The company’s chief executive, Klaus-Dieter Maubach, said in a statement that Uniper was working with the German government on “a permanent solution to this emergency.” Otherwise, he warned, the company would not be able to fulfill what he called its “system-critical function” as a supplier of natural gas to municipalities and factories.

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Red Cross Requests Access To Ukraine Prison After POWS Die

By Associated Press
July 30, 2022

Both sides alleged the attack on the prison was premeditated and intended to silence the Ukrainian prisoners and to destroy evidence.

Russia launched nighttime attacks on several Ukrainian cities, Ukrainian officials said Saturday as they and Moscow blamed each other for the deaths of dozens of Ukrainian prisoners of war in a separatist-controlled area of the country’s east.

Ukrainian President Volodymyr Zelenskyy said the United Nations and the International Committee of the Red Cross have a duty to react after shelling of a prison complex in Donetsk province killed the POWS.

“It was a deliberate Russian war crime, a deliberate mass murder of Ukrainian prisoners of war,” Zelenskyy said in a video address late Friday. “There should be a clear legal recognition of Russia as a state sponsor of terrorism.”

Both sides alleged the attack on the prison was premeditated and intended to silence the Ukrainian prisoners and to destroy evidence, including of possible atrocities.

Russia claimed Ukraine’s military used U.S.-supplied precision rocket launchers to target the prison in Olenivka, a settlement controlled by the Moscow-backed Donetsk People’s Republic.

The Ukrainian military, however, denied making any rocket or artillery strikes in Olenivka. It accused the Russians of shelling the prison to cover up the alleged torture and execution of Ukrainians there.

Separatist authorities and Russian officials said the attack killed 53 Ukrainian POWs and wounded another 75. Russia’s Defense Ministry on Saturday issued a list naming 48 Ukrainian fighters, their ages ranging from 20 to 62, who died in the attack; it was not clear if the ministry had revised its fatality count.

The International Committee of the Red Cross, which has organized civilian evacuations in the war and worked to monitor the treatment of POWS held by Russia and Ukraine, said it has requested access to the prison “to determine the health and condition of all the people present on-site at the time of the attack.”

“Our priority right now is making sure that the wounded receive life-saving treatment and that the bodies of those who lost their lives are dealt with in a dignified manner,” the Red Cross said in a statement.

Elsewhere in eastern Ukraine, Russian rockets hit a school building in Kharkiv, the country’s second-largest city, overnight, and another attack occurred about an hour later, Mayor Ihor Terekhov said Saturday. There were no immediate reports of injuries.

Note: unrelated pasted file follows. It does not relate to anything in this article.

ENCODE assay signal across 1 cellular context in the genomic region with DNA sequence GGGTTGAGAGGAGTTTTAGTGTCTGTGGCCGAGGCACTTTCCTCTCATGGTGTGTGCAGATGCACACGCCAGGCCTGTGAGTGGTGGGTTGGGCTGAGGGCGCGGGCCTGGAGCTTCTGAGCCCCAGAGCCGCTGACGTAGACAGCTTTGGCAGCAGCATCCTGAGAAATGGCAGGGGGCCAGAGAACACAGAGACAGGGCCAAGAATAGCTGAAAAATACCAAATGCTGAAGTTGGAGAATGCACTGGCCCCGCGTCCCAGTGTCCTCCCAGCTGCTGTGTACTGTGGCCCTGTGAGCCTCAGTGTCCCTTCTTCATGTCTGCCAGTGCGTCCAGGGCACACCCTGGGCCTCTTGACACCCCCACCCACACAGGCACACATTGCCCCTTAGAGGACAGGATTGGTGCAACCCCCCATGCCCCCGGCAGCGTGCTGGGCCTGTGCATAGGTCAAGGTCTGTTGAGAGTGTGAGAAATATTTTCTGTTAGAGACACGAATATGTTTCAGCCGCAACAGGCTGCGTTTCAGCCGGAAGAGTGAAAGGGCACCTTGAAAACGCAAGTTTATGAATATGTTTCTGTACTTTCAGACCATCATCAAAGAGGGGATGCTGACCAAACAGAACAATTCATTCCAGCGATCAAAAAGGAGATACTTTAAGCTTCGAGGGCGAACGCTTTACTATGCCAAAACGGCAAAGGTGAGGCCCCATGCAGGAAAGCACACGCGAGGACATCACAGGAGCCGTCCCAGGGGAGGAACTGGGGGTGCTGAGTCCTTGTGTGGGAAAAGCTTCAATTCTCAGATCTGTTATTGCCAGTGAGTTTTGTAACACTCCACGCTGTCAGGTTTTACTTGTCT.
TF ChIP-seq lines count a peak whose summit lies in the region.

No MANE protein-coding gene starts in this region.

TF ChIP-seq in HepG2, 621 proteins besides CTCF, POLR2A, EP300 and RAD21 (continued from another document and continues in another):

The bus station in the city of Sloviansk also was hit, according to Mayor Vadim Lyakh. Sloviansk is near the front line of fighting as Russian and separatist forces try to take full control of the Donetsk region, one of two eastern provinces that Russia has recognized as sovereign states.

In southern Ukraine, one person was killed and six injured in shelling that hit a residential area in Mykolaiv, a significant port city, the region’s administration said Saturday on Facebook.

Friday’s attack on the prison reportedly killed Ukrainian soldiers who were captured in May after the fall of Mariupol, another port city where troops and the Azov Regiment of the national guard famously held out against a monthslong Russian siege.

On Saturday, an association of Azov fighters’ relatives held a demonstration outside Kyiv’s St. Sophia Cathedral and issued a statement calling for Russia to be designated a terrorist state for violating the Geneva Convention’s rules for the treatment of war prisoners.

Moscow opened a probe into the attack on POW prison, sending a team to the site from Russia’s Investigative Committee, the country’s main criminal investigation agency.

The Institute for the Study of War, a think tank based in Washington, said the competing claims and limited information prevented assigning responsibility for the attack but that the “available visual evidence appears to support the Ukrainian claim more than the Russian.”

On the energy front, Russia’s state-owned natural gas corporation said Saturday it has halted shipments to Latvia because of contract violations. Gas giant Gazprom said the shipments were stopped because Latvia broke “terms for extraction of gas.” It did not elaborate.

The statement likely referred to a refusal to meet Russia’s demand for gas payments in rubles rather than other currencies. Gazprom has previously suspended gas shipments to other EU countries, including the Netherlands, Poland and Bulgaria, because they would not pay in rubles.

EU nations have been scrambling to secure other energy sources, fearing that Russia will cut off more gas supplies as winter approaches.

Additional reporting by the Associated Press.

Source: newsy.com

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Germans Tip-Toe Up the Path to Energy Savings

AUGSBURG, Germany — Wolfgang Hübschle went into city government expecting a simple life, planning things like traditional festivals replete with lederhosen.